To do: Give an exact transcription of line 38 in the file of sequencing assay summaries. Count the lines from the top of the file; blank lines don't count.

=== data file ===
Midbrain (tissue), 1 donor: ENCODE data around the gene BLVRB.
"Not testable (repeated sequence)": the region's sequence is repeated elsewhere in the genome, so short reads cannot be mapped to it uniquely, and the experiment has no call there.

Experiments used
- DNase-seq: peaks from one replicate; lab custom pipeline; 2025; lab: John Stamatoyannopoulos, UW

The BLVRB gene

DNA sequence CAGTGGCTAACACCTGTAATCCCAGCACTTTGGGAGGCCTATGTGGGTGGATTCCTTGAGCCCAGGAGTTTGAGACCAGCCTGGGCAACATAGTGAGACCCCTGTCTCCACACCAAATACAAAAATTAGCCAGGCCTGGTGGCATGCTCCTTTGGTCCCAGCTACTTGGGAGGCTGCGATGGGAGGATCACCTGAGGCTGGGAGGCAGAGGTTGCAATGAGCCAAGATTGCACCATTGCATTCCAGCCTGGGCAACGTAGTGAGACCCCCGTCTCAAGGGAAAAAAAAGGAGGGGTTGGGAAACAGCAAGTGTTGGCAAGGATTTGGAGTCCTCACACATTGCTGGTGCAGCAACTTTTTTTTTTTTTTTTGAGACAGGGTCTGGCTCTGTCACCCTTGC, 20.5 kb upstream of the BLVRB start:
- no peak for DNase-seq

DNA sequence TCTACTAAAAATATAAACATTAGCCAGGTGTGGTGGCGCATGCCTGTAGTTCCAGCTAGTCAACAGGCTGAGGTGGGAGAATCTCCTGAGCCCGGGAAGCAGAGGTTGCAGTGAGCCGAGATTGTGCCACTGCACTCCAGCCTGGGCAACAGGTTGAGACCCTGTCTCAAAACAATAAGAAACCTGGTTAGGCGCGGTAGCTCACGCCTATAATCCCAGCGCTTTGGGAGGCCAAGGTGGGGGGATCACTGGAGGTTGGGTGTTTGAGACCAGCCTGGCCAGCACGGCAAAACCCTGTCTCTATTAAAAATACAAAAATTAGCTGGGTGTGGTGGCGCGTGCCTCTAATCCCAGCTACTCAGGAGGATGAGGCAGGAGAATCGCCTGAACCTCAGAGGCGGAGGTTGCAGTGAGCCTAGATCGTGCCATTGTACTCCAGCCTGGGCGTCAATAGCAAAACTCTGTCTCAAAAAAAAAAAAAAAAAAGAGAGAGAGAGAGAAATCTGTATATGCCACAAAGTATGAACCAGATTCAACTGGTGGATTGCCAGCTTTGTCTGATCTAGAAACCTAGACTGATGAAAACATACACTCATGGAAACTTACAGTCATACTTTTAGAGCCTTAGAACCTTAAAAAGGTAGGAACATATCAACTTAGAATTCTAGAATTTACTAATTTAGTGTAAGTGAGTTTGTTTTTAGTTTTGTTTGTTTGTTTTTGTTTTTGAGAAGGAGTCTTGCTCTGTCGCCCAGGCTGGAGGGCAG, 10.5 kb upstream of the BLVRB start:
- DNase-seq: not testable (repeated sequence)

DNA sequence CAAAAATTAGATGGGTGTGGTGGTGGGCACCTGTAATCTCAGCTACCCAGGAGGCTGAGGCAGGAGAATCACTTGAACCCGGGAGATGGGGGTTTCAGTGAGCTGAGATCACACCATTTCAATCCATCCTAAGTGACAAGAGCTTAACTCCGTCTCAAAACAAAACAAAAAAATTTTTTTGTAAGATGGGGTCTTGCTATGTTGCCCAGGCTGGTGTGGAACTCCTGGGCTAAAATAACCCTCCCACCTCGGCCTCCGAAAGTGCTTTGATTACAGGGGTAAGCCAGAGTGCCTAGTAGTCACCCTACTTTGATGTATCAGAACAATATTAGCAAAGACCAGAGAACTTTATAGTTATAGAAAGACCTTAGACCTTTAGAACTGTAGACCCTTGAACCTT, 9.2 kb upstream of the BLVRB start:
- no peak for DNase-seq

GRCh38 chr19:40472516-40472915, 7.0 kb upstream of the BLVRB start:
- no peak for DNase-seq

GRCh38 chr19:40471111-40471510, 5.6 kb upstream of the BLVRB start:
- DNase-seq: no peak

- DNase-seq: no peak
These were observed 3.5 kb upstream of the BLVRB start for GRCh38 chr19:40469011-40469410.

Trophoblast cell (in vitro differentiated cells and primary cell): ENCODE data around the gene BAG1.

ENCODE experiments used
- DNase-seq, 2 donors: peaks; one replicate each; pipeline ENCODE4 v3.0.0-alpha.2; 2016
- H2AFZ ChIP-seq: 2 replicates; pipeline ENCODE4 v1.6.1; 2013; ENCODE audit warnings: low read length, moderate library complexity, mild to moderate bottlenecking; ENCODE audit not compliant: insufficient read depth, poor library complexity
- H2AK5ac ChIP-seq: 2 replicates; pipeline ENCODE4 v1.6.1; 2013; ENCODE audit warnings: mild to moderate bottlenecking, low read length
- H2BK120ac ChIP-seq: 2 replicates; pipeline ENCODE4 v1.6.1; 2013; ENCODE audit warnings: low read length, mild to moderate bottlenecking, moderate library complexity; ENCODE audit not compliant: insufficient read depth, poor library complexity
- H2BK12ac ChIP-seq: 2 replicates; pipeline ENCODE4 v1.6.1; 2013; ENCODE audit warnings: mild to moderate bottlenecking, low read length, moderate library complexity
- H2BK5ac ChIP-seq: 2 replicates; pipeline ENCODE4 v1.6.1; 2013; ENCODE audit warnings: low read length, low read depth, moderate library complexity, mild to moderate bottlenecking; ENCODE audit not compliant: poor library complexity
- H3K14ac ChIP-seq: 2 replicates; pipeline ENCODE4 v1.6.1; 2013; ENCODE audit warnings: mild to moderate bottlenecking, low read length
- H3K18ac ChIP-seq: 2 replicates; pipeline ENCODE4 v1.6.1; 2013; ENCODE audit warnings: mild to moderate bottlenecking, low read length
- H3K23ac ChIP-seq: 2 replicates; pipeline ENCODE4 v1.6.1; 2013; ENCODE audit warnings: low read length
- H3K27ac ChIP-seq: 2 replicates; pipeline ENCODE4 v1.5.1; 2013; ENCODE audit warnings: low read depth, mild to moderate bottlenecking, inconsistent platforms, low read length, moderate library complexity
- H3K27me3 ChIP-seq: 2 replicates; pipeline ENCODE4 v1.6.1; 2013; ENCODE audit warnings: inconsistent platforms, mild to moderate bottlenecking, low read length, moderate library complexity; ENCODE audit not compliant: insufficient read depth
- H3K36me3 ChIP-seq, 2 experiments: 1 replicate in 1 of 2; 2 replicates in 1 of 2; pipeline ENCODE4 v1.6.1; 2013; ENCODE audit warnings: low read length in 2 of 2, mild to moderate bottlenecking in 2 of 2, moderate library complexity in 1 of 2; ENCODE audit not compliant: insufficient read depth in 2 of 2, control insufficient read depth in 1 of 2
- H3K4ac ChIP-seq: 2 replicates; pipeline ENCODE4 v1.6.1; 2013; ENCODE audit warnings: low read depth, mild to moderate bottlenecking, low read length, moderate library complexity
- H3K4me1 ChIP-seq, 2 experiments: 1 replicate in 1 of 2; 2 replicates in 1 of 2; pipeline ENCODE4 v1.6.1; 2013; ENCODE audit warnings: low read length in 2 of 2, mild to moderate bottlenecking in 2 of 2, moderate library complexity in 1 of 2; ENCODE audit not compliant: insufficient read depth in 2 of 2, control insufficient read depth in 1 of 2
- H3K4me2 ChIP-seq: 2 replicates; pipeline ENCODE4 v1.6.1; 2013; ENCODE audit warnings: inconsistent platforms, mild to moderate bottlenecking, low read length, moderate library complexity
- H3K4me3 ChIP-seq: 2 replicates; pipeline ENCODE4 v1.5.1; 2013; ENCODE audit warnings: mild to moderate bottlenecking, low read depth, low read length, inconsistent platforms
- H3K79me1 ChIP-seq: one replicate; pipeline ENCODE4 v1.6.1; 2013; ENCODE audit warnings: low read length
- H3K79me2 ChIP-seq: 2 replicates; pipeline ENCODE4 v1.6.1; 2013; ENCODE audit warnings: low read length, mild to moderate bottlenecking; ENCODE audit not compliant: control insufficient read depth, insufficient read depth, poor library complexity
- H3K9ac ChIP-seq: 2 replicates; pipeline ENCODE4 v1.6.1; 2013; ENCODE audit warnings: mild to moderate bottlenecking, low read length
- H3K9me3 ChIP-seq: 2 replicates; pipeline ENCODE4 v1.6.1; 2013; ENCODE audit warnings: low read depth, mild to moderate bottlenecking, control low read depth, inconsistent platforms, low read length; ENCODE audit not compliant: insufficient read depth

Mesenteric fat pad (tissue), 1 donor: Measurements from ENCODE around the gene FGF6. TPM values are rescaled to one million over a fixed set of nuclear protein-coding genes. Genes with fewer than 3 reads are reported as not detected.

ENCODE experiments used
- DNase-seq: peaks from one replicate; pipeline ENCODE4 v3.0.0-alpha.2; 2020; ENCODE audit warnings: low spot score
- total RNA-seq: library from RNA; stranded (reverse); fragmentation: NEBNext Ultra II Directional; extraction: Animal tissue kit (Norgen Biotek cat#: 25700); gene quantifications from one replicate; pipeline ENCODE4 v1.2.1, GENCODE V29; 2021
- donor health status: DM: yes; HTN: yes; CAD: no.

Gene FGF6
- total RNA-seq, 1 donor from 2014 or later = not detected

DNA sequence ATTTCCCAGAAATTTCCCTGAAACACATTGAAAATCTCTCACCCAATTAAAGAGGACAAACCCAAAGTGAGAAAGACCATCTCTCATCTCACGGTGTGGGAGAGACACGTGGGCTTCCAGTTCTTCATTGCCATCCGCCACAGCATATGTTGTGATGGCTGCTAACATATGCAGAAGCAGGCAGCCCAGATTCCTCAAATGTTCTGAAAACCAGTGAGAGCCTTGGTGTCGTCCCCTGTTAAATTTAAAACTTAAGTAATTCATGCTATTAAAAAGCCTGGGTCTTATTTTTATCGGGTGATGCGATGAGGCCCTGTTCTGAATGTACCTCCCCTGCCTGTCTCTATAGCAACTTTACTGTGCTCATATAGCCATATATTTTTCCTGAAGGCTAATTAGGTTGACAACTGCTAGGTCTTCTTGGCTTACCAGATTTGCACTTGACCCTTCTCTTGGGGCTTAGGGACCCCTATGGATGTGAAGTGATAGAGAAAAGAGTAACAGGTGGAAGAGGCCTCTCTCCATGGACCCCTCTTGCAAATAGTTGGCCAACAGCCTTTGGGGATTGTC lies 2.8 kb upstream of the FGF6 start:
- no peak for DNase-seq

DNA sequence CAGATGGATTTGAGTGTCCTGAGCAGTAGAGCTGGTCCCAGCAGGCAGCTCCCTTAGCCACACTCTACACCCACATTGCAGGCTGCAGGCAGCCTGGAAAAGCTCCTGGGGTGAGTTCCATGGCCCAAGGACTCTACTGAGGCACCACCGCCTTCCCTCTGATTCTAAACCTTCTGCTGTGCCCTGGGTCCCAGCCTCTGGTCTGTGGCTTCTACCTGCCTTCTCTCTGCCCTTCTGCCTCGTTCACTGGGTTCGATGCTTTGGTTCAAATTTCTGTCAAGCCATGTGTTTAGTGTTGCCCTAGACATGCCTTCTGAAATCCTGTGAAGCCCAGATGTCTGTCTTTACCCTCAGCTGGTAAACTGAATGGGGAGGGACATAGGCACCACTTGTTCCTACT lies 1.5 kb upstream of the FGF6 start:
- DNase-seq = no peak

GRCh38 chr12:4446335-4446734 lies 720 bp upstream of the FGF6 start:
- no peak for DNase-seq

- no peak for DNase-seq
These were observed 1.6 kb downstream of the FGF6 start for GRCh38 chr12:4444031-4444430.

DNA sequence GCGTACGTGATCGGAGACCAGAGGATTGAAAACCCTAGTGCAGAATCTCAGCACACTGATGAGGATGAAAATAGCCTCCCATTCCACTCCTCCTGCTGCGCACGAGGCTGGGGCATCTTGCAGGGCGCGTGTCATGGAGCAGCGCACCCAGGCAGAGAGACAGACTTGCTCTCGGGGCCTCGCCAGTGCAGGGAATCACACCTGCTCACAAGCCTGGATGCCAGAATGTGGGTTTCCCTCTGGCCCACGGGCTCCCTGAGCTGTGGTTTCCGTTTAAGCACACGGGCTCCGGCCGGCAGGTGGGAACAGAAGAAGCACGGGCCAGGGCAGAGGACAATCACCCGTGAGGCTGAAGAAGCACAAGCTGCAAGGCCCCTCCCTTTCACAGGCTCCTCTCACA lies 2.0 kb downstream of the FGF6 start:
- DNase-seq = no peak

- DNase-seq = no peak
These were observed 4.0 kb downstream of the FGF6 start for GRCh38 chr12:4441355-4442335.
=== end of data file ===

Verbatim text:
- H3K9ac ChIP-seq: 2 replicates; pipeline ENCODE4 v1.6.1; 2013; ENCODE audit warnings: mild to moderate bottlenecking, low read length